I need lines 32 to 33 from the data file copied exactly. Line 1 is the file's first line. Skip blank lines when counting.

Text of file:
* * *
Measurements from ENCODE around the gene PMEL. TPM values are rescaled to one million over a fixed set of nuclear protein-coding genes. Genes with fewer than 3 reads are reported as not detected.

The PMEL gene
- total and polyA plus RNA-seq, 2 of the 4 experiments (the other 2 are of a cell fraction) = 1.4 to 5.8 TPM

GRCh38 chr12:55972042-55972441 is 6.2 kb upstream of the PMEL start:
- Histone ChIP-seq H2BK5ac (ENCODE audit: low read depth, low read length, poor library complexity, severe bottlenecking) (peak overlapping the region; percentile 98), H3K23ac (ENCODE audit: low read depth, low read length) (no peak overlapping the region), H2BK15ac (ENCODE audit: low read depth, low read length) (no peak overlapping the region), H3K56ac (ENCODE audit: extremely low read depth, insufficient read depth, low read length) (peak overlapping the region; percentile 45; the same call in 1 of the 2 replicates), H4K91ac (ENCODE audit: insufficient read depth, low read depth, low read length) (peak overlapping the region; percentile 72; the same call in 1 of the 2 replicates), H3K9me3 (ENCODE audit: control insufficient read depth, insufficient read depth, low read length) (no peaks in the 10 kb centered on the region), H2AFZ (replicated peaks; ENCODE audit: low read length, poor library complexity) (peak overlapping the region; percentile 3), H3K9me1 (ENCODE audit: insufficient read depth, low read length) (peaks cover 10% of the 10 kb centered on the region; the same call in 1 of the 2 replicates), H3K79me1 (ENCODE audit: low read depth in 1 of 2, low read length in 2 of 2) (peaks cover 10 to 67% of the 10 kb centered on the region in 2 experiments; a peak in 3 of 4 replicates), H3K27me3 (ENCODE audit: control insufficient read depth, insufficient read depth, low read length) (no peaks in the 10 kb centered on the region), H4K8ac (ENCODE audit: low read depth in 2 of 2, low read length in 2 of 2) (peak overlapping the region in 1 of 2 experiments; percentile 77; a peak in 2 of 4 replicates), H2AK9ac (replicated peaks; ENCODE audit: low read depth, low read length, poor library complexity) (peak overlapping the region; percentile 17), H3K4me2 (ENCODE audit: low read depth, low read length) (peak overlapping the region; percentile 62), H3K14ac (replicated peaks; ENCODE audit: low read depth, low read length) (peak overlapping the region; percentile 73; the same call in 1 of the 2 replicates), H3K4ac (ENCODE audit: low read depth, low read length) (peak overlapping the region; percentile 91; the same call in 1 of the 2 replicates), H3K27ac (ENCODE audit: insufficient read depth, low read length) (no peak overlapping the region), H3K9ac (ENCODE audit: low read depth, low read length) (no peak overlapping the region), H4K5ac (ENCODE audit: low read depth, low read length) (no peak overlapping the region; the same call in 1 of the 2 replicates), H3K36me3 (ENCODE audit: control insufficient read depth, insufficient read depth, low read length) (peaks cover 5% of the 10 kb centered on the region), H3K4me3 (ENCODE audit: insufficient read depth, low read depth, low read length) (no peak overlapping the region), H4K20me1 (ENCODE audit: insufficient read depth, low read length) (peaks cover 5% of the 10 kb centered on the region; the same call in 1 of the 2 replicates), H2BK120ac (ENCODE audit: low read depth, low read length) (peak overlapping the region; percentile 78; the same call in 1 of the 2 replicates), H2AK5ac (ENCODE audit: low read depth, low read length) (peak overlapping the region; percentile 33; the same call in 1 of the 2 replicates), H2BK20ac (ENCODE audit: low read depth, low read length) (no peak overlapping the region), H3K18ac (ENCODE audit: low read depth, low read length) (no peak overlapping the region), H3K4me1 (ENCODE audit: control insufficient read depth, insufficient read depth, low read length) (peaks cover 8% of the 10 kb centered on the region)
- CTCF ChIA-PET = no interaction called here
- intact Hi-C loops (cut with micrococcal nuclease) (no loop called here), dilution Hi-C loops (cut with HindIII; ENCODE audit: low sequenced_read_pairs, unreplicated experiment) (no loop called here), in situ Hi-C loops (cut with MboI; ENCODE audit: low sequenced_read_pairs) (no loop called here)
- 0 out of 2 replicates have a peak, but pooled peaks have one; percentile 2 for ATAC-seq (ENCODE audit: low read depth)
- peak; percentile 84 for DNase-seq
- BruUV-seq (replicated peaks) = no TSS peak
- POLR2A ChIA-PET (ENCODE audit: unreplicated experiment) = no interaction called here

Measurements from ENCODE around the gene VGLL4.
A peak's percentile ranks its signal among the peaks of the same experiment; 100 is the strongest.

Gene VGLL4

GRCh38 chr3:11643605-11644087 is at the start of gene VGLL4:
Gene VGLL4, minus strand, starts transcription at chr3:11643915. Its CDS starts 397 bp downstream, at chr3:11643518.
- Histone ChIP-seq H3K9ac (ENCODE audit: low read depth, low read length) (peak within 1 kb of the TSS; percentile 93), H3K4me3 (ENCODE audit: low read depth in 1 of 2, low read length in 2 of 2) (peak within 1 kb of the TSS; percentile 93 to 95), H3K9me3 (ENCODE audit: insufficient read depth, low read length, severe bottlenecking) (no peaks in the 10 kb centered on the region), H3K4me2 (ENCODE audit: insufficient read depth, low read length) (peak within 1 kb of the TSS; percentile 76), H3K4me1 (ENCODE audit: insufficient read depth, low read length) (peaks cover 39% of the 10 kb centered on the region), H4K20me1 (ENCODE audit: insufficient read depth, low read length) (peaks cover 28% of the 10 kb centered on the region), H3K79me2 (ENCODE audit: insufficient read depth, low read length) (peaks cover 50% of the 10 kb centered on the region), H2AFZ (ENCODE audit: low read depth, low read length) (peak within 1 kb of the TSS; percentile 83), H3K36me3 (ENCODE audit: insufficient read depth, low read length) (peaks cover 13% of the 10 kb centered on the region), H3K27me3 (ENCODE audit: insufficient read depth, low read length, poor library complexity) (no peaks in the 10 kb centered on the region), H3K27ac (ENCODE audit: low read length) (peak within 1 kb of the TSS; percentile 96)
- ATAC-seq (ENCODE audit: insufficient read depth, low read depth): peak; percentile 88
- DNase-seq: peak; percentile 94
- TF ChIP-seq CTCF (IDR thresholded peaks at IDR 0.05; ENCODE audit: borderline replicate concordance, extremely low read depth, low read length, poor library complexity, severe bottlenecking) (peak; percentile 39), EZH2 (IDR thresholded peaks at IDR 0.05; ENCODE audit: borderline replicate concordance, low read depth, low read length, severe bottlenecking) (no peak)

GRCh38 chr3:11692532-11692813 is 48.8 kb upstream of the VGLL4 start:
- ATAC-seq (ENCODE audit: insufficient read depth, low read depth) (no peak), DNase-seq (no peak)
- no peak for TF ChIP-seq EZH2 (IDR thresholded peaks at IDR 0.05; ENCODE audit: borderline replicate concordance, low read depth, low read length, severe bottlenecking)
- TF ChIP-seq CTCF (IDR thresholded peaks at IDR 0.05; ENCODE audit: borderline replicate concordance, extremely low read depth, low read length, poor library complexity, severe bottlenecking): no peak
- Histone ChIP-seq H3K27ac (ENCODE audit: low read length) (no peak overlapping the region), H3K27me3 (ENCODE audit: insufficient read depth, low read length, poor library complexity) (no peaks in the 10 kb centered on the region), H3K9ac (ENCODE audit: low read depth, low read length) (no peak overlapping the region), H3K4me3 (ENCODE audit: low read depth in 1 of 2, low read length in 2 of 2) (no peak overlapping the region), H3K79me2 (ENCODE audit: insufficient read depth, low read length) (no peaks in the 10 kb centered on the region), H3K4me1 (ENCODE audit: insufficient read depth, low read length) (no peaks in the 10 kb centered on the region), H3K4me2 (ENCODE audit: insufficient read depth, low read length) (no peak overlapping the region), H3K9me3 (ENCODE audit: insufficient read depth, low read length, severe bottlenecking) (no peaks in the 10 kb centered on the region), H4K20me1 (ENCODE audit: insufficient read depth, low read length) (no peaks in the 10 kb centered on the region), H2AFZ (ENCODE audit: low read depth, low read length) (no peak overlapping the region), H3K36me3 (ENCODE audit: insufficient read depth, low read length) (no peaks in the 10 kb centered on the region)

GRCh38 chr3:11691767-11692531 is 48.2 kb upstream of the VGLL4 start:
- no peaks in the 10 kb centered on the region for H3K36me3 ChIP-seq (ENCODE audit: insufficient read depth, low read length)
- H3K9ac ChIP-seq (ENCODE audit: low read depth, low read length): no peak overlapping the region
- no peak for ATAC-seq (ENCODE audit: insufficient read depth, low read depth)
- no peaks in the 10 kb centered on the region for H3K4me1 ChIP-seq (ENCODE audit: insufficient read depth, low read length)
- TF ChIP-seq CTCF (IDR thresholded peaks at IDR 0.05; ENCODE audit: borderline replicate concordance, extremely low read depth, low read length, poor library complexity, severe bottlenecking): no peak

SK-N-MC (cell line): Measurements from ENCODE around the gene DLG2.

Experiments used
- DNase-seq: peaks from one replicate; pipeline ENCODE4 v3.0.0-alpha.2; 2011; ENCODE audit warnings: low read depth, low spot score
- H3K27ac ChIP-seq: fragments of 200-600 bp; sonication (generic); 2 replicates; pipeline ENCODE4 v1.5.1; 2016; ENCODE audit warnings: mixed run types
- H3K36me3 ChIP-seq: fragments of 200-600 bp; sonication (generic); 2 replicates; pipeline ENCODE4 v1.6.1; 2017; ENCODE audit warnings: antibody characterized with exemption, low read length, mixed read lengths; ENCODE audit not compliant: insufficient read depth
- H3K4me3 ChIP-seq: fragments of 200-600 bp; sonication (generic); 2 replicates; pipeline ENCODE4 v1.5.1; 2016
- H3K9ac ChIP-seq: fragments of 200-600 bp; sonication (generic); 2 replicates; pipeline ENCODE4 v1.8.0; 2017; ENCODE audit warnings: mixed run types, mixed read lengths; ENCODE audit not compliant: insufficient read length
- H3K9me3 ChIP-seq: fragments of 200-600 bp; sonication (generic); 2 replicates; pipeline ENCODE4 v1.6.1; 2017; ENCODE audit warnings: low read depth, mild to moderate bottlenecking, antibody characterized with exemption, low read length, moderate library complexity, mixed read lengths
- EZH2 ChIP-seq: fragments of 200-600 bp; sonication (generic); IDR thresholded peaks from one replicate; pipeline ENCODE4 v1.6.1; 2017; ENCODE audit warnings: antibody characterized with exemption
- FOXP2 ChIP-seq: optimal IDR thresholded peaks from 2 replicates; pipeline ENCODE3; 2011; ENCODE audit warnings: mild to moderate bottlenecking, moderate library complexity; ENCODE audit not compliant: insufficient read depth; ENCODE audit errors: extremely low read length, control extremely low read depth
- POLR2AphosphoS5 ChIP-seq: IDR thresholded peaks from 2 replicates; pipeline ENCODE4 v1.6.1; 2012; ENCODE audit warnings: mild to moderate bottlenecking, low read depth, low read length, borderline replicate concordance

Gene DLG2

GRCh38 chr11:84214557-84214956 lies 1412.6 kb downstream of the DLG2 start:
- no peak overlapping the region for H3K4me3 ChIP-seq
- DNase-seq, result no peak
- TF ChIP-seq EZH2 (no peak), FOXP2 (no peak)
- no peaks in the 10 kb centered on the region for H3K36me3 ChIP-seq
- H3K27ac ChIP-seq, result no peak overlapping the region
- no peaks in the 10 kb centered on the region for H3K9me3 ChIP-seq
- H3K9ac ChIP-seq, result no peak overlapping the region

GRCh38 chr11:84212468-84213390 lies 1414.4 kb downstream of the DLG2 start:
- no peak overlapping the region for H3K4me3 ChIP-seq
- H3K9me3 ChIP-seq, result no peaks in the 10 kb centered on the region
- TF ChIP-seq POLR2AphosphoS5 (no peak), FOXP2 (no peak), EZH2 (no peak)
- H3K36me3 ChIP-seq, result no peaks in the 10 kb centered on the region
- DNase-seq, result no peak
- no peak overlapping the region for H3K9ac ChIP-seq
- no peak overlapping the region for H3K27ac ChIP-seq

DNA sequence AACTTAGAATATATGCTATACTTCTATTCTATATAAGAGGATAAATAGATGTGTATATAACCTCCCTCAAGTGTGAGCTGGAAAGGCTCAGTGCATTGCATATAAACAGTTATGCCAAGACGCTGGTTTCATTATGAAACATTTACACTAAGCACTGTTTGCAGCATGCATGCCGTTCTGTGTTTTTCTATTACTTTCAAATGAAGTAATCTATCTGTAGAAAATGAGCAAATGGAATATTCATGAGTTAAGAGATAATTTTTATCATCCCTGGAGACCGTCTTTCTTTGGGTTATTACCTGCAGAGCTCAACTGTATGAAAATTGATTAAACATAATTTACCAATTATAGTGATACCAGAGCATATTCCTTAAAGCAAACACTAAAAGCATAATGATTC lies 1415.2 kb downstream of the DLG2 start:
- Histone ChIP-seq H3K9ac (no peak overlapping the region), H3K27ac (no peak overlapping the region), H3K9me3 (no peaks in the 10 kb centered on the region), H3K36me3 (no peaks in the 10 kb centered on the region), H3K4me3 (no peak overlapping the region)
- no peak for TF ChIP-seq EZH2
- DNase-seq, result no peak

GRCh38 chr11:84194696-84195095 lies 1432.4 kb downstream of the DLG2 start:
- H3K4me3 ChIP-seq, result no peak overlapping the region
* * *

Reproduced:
SK-N-MC (cell line): Measurements from ENCODE around the gene DLG2.

Experiments used